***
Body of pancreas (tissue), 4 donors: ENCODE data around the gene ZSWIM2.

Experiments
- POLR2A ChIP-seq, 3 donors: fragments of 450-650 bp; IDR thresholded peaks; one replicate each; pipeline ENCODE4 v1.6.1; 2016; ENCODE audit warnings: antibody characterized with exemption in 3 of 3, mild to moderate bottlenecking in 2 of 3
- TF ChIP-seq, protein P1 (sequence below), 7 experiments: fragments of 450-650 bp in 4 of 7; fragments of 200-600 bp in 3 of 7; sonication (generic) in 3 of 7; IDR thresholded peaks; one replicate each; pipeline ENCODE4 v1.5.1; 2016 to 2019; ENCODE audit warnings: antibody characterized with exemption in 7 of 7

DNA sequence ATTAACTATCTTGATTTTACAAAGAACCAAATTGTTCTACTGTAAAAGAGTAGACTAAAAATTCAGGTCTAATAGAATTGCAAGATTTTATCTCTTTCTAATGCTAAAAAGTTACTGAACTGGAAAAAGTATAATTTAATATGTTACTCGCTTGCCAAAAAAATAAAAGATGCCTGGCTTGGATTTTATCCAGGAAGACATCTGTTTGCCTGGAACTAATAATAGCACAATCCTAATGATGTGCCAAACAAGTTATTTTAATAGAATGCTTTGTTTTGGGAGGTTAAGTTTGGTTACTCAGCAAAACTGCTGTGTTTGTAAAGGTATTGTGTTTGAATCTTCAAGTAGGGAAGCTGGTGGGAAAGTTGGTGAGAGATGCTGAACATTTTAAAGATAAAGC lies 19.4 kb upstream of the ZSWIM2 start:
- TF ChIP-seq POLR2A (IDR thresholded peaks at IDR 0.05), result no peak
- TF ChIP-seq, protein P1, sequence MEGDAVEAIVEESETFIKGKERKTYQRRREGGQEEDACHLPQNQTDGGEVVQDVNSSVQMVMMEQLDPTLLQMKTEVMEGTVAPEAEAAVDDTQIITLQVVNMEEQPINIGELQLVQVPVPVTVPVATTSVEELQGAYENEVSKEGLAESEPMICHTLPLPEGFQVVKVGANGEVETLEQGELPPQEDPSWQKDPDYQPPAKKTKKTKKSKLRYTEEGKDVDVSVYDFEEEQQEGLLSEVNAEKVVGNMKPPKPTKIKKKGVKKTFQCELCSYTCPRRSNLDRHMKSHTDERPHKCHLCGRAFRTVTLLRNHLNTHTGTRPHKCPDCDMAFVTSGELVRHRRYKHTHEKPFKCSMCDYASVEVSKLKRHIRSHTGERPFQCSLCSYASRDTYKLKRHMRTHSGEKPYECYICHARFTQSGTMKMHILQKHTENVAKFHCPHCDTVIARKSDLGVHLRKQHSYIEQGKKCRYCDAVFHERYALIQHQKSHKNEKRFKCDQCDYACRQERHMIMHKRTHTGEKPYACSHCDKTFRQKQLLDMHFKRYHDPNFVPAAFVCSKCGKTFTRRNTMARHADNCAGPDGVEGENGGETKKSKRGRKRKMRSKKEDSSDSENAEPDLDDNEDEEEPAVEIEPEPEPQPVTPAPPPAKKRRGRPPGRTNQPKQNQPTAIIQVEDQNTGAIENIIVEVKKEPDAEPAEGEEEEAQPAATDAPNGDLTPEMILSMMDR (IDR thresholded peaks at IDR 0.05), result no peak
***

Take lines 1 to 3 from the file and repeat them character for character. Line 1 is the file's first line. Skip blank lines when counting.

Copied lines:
Body of pancreas (tissue), 4 donors: ENCODE data around the gene ZSWIM2.

Experiments
- POLR2A ChIP-seq, 3 donors: fragments of 450-650 bp; IDR thresholded peaks; one replicate each; pipeline ENCODE4 v1.6.1; 2016; ENCODE audit warnings: antibody characterized with exemption in 3 of 3, mild to moderate bottlenecking in 2 of 3